How does that make you feel? If that’s made you thirsty, United Coffee is giving away free samples at London Waterloo and London Victoria stations tomorrow.

Odeon Facebook rant breaks box office ratings

30 Aug

It was a good weekend for Odeon Cinemas until Friday evening when Mark Pledger posted a comment on the cinema’s Facebook page about the poor customer service ,which instantly generated more than 170,000 ‘likes’ and over 15,000 comments.

I’m sure we call all remember a time waving goodbye to a £20 note after handing it to a cinema sales assistant for a ticket to a film, a drink and one or two individual pick and mix. We can also probably remember shedding a tear when we received no change. Or, remember the time you were insulted by having to pay for a pair of 3D glasses when the special effects in question were simply an after-thought. (Was that ship coming out of the screen or did I just have something in my eye?) We all acknowledge that cinema customer service is poor, but why now is the argument gathering pace?

  1. Although Odeon says it responded to Mark directly by email after the comment was posted, it didn’t publicly acknowledge the thousands of additional comments until at least a day later. The business allowed the storm to brew in its own tea-cup. Bank Holiday weekend aside, social media is 24/7 and someone has to be, at the very least, monitoring its sites out of hours. See my blog: Finding Time to Tweet for more. When questioned, Odeon simply said: “We responded to him directly via email for the experience.”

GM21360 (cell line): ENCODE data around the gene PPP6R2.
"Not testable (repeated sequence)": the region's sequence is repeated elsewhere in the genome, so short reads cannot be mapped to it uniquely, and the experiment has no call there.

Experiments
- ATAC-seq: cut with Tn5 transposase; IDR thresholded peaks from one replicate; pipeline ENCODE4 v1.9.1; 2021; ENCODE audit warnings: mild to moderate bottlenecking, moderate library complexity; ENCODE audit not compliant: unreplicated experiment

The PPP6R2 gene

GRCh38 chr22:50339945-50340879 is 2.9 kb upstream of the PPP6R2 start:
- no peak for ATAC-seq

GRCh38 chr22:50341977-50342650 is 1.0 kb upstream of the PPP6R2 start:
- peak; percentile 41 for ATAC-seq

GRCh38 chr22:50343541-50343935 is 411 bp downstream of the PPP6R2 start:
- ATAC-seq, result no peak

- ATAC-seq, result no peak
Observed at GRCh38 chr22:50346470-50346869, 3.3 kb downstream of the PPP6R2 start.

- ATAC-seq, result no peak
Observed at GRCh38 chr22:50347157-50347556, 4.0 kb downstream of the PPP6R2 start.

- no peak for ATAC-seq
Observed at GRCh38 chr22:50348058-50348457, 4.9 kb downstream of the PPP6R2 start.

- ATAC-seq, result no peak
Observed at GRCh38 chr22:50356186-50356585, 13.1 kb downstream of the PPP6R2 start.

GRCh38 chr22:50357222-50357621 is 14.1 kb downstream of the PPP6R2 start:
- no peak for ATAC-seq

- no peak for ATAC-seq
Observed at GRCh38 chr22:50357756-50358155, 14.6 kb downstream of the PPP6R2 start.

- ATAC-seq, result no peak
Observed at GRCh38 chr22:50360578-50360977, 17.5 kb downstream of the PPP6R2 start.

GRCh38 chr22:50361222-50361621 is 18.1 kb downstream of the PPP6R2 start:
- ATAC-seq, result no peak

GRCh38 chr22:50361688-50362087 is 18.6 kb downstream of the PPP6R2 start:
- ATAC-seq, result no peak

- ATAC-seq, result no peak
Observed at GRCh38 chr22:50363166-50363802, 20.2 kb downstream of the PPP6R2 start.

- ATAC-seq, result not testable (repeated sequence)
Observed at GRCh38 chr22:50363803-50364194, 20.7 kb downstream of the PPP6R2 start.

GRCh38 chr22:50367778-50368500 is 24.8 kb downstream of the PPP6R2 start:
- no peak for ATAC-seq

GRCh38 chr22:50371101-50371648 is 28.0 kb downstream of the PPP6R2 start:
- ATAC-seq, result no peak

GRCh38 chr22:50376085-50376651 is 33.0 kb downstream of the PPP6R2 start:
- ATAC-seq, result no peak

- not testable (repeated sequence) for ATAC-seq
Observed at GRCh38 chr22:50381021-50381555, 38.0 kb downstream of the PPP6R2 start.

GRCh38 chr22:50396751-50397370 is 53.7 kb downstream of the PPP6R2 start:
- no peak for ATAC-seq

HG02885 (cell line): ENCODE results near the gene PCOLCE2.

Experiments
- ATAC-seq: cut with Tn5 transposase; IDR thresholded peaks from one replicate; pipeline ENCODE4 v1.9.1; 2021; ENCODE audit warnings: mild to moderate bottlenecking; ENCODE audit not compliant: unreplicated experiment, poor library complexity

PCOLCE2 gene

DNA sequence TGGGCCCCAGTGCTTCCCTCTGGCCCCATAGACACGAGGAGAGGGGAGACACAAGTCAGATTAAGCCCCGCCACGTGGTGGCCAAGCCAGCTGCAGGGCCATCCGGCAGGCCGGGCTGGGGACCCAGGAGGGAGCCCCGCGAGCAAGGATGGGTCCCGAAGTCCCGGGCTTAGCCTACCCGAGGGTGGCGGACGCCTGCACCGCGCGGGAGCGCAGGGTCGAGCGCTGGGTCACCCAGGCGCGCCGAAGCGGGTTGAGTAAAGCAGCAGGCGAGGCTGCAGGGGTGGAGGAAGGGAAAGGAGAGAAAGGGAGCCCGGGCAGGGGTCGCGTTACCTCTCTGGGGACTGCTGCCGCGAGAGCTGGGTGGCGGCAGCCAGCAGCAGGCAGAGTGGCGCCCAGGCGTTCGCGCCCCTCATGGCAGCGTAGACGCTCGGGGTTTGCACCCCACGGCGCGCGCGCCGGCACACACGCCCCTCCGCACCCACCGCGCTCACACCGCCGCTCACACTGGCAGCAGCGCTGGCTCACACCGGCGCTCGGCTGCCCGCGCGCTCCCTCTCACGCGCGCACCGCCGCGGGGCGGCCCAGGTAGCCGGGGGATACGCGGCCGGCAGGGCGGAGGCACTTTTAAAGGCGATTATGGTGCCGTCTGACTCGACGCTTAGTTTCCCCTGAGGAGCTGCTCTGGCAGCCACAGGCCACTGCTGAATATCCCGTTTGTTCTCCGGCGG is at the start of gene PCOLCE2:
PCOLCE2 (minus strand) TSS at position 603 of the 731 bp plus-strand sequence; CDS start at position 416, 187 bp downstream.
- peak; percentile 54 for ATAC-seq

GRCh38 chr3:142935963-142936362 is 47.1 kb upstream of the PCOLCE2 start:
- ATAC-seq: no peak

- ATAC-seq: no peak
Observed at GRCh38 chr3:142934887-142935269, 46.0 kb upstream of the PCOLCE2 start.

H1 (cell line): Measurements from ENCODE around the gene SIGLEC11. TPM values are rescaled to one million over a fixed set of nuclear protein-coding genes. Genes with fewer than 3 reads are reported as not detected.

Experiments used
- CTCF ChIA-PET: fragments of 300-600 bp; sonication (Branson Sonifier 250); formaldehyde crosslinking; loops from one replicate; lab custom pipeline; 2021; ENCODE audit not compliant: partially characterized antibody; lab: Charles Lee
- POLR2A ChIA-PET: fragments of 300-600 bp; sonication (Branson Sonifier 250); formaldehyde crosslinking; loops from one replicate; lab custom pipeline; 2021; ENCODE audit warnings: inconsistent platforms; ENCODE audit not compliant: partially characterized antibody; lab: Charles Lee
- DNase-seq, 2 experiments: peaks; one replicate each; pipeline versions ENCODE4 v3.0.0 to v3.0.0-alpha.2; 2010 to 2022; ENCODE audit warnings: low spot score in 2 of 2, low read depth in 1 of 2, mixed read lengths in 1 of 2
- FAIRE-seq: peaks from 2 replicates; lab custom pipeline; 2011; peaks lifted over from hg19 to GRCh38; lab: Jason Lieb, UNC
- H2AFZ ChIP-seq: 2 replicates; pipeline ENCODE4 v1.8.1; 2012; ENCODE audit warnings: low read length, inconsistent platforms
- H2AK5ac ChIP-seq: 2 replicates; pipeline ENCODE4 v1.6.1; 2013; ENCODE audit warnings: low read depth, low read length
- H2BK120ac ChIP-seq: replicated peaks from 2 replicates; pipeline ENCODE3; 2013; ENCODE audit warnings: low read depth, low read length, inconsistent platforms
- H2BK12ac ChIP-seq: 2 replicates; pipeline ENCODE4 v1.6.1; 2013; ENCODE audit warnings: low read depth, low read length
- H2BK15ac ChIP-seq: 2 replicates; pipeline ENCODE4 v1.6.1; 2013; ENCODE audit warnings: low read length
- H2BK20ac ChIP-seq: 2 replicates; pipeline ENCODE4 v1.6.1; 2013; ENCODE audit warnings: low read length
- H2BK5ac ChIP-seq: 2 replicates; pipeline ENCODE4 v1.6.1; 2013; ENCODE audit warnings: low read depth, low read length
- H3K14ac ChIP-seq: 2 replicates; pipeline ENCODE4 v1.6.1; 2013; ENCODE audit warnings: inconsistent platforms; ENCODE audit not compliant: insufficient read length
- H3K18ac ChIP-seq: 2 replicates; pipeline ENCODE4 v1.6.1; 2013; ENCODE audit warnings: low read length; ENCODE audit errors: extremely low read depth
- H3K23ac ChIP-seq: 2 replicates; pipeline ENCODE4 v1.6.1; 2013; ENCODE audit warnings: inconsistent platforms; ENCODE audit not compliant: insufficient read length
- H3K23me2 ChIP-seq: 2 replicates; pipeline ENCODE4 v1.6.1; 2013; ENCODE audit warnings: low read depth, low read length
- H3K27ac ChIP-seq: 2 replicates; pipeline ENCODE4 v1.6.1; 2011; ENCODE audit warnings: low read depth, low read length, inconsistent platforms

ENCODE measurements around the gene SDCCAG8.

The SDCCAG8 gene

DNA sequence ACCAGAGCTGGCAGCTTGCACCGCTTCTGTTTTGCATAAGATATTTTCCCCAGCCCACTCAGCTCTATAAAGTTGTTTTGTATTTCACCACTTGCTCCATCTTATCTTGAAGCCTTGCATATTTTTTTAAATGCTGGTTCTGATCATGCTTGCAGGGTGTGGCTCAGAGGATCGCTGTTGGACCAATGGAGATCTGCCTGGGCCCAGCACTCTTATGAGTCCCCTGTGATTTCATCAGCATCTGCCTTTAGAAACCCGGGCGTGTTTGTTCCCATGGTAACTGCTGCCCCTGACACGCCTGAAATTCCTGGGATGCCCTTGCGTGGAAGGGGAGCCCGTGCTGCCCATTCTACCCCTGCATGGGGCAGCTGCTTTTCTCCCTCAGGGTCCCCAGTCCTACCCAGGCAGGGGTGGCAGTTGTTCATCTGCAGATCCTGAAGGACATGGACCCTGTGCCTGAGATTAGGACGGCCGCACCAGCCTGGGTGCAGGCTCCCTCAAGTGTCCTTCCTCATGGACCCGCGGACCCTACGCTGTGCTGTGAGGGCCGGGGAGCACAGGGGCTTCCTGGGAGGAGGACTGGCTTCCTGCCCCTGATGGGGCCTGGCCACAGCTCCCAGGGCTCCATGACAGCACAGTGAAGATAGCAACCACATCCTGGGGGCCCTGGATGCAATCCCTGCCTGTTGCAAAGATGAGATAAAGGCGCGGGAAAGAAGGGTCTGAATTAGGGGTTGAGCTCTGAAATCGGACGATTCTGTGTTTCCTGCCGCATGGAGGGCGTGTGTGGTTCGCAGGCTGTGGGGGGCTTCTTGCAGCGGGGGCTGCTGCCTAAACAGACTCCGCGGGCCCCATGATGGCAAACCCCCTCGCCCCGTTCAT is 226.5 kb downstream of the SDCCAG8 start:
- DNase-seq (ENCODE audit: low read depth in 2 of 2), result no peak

2. Although Odeon privately, then publicly, responded to the comment, it has not made the effort to publicly manage the expectations of the thousands of additional comments that followed. Neither has it issued a blog / statement that empathises with its customers. I have not added my 10p worth into the mix (yet), but feel strongly about the issue. How do I know Odeon will continue to make their experience better for me? Odeon told me that it  simply “responded to every post that warrented a customer service response.”

     

  3. Lastly, the business made the (fatal) mistake of not holding its hands up and admitting that its service occasionally slips below par by saying ‘we’re sorry’. I firmly believe that if it had taken this approach, it would not be in as much hot water as it is now. I tweeted Odeon commenting on how poorly they phrased their response, but they ignored this and simply told me: “he [Mark] was responded to privately to address the service by the cinema manager, as this was a local issue.”

No that the furore has reached The Guardian, The Wall blog and endless other forum sites (just type in ‘Odeon Facebook rant’ on Google and you’ll see what I mean), there’s little doubt that this has become a national issue now. How long now before Odeon focuses on its messaging to communicate some, clearly needed, changes that it’s making. What’s more, it’s an opportunity for the likes of Cineworld and Vue to produce some well-timed marketing that says ‘look at us’, we’re giving our customers an improved experience, always. Cineworld is already trying this with plans to boost its snack offer by partnering with Starbucks.

Whatever happens, with a run in with the ASA over a 15% off promotion,the marketing team at Odeon will have to paddle a lot harder in future to keep its head above water.

Have you had a poor cinema experience recently?